It appears Russia would logically take on a carrier group with a swarm attack both for targeting (directing or redirecting) weapons and to overcome the defences of the escorts. Technological change has improved the ease of targeting. There are also improvements in Akula and Yasen launched cruise missiles (eg. the SS-N-27A "Sizzler"/Klub-S and a future SLCM the SS-N-26 "Strobile" (aka P-800 Oniks/Yakhont related to the Indo-Russian BrahMos)). These SLCMs need not be individual actors but can work as a team eg. a higher altitude Klub working as scout to direct a simultaneous attack of sea-skimming Klubs and pre-launched 650mm torpedos to complicate the job of the carrier group escorts.
The scouting Klub could coordinate the other missiles with direct radio links and coordinate the torpedos via satellite, mother sub and other links in the Russian SeaWeb. Submarine launched UAVs (small and stealthy) could also be part of the Russian communications (SeaWeb) network.
So Russian satellites, missiles and UAVs can all offer solutions to avoid the Russian over-the-horizon 650mm torpedos hitting the wrong targets.
China may also have the capability to organise such a swarm attack (also noting China has the DF-21D anti-ship (or anti-sub) ballistic missile.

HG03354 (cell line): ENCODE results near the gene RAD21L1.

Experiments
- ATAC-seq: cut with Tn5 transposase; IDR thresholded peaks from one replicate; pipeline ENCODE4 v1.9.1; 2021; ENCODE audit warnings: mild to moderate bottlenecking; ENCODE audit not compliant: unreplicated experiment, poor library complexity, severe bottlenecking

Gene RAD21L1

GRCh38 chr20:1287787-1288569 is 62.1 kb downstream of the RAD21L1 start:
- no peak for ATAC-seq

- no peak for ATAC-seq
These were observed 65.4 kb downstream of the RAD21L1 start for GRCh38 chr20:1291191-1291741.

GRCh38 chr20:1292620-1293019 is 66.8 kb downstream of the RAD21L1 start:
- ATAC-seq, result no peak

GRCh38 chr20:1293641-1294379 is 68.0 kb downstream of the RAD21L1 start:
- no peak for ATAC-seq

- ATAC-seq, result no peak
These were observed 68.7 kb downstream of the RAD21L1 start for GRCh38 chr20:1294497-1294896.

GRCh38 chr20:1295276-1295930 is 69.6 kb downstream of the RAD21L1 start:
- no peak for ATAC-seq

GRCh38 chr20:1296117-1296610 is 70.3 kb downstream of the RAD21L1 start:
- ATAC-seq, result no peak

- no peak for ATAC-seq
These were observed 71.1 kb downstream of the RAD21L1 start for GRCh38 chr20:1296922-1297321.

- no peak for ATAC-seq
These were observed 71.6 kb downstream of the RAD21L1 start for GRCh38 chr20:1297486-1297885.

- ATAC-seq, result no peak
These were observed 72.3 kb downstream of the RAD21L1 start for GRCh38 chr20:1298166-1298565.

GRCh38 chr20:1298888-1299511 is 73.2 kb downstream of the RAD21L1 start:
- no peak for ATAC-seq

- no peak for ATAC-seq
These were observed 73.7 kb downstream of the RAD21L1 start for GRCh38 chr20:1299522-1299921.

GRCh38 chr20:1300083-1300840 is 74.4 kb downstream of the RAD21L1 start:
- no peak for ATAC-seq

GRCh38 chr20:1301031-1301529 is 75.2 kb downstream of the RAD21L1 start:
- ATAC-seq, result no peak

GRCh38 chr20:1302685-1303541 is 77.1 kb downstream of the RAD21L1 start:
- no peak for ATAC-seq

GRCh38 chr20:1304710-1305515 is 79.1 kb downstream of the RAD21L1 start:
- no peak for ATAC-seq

A second Russian sub may be present that is closer to (in the path of) the carrier group. The second submarine might perhaps be a Kilo SSK that can deploy its shorter range 533mm torpedos and Klubs at the carrier group. The Kilo may also be well positioned to detect (passive sonar) any approach of a US SSN that may well be a forward escort for the carrier group. In the major task of detroying a carrier group there may be a third submarine (an SSN) for redundancy. I'm hoping the US wins of course!
The land attack capabilities of Klub, Yakhont and other Russian SLCMs also improves the prospects of attacking a carrier group while in port.
Russia has altered its SSN weapons' mix for the technical, strategic and and tactical reasons touched on in the description above.
Figures are that:
- Kilo SSKs - in Russian service since 1982 - 6 x 533mm (18 x torpedos/missiles or 24 mines).
- Akula SSNs (in service since 1984) are recorded as having 4 × 533mm torpedo tubes (28 x Type 53 torpedoes) and 4 x 650mm torpedo tubes (12 x Type 65 torpedoes)
- 32 (8x4) VLS missiles OR can launch
- 40 (8x5) VLS missiles Klub or other SLCMs
Significantly the Yasen's heavy SLCM capability is supplemented by an increased 650mm torpedo capability (8 x 650mm torpedo tubes and 2 x 533mm).
So the Yasen's increase in number of quick launchable SLCMs and 650mm torpedos implies a rapid fire swarm intent.
China, with its history of adopting Russian naval weapons and tactics, presents a special risk to US carrier groups in the South China Sea and open ocean.
"New Interceptor and Carrier-Killer Nuclear Submarines"
A report in the Moscow Times, July 5, 2015 "Russia Plans New Interceptor and Carrier Killer Nuclear Submarines" merely describes Russia's regular intention to gradually develop an SSN-SSGN replacement to follow on from the Yasen. The generalist press are attracted by the terms "Interceptor and Carrier Killer" just as the generalists have been attracted by such terms a "stealth submarine" in the past. Such a post Yasen submarine might enter initial service in 2035.